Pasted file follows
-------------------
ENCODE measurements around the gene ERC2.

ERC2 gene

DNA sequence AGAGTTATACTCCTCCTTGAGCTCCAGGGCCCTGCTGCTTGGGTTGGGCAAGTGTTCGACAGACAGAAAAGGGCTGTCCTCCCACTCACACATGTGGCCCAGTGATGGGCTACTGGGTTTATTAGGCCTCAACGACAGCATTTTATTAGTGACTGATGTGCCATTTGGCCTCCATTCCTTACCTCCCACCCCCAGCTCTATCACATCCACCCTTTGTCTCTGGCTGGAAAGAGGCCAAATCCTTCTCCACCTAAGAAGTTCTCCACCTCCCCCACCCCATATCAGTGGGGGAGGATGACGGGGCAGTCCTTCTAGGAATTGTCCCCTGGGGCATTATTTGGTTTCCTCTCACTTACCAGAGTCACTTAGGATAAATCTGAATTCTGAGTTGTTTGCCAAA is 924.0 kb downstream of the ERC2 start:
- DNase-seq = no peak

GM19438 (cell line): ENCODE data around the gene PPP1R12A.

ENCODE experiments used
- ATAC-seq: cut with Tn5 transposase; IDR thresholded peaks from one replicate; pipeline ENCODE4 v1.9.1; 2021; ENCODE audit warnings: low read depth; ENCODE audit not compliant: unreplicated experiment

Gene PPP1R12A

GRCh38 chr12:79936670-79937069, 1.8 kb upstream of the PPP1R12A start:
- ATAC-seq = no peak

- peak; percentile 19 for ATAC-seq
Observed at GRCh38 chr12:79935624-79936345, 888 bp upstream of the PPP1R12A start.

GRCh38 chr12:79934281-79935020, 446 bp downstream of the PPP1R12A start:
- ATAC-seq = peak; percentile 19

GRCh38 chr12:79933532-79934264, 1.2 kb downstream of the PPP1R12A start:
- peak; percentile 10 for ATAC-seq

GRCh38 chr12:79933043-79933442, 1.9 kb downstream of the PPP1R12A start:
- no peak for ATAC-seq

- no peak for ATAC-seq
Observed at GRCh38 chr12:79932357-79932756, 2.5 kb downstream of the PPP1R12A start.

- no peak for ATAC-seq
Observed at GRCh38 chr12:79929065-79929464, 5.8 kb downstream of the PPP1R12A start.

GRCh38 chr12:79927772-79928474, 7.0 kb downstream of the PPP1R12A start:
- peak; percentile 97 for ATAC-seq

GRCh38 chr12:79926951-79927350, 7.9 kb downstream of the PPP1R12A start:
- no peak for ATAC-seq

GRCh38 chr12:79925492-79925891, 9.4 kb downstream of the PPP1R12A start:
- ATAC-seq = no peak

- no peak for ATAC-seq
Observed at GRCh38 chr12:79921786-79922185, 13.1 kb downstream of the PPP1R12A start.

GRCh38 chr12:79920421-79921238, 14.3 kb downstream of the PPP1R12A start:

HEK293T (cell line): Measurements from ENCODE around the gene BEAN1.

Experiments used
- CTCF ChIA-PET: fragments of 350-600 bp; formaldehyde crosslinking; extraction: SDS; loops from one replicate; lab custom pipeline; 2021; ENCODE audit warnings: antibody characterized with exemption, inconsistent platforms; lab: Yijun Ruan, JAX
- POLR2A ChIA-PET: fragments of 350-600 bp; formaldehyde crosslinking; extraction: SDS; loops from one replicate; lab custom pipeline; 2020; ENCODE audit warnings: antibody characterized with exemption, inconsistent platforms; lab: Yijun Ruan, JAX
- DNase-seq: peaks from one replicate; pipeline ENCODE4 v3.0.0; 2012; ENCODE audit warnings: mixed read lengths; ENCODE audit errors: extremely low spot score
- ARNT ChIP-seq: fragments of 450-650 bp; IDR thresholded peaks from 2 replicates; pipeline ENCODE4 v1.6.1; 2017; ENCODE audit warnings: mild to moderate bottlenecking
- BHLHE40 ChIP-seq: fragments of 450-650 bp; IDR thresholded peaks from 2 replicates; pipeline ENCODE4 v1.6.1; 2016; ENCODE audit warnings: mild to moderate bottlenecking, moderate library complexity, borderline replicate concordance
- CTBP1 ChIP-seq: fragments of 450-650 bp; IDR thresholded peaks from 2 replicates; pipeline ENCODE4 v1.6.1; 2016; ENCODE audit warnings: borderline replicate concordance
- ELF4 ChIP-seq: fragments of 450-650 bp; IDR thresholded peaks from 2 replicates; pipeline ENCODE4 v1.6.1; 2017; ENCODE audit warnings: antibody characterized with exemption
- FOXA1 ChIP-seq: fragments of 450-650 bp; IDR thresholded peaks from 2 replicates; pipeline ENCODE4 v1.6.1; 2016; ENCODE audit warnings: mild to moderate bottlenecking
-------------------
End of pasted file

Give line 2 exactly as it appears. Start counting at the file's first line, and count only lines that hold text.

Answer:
ERC2 gene